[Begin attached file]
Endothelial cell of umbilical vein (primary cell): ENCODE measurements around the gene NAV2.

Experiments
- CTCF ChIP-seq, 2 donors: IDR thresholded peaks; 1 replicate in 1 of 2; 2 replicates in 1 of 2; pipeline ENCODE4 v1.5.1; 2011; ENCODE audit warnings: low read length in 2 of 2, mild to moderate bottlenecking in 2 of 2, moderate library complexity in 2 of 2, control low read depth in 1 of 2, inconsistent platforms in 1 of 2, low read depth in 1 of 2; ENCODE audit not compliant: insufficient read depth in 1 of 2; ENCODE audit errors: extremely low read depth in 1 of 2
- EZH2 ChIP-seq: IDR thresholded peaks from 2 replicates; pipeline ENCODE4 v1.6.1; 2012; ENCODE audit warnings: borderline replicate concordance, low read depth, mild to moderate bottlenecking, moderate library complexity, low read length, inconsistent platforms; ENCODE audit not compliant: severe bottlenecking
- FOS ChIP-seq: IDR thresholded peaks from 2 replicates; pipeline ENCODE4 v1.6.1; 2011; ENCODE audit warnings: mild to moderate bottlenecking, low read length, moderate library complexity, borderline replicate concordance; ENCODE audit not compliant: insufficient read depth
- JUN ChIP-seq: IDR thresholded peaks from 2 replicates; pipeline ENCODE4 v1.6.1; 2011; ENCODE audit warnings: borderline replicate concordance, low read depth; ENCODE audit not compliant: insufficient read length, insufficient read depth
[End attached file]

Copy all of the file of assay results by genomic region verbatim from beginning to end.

Endothelial cell of umbilical vein (primary cell): ENCODE measurements around the gene NAV2.

Experiments
- CTCF ChIP-seq, 2 donors: IDR thresholded peaks; 1 replicate in 1 of 2; 2 replicates in 1 of 2; pipeline ENCODE4 v1.5.1; 2011; ENCODE audit warnings: low read length in 2 of 2, mild to moderate bottlenecking in 2 of 2, moderate library complexity in 2 of 2, control low read depth in 1 of 2, inconsistent platforms in 1 of 2, low read depth in 1 of 2; ENCODE audit not compliant: insufficient read depth in 1 of 2; ENCODE audit errors: extremely low read depth in 1 of 2
- EZH2 ChIP-seq: IDR thresholded peaks from 2 replicates; pipeline ENCODE4 v1.6.1; 2012; ENCODE audit warnings: borderline replicate concordance, low read depth, mild to moderate bottlenecking, moderate library complexity, low read length, inconsistent platforms; ENCODE audit not compliant: severe bottlenecking
- FOS ChIP-seq: IDR thresholded peaks from 2 replicates; pipeline ENCODE4 v1.6.1; 2011; ENCODE audit warnings: mild to moderate bottlenecking, low read length, moderate library complexity, borderline replicate concordance; ENCODE audit not compliant: insufficient read depth
- JUN ChIP-seq: IDR thresholded peaks from 2 replicates; pipeline ENCODE4 v1.6.1; 2011; ENCODE audit warnings: borderline replicate concordance, low read depth; ENCODE audit not compliant: insufficient read length, insufficient read depth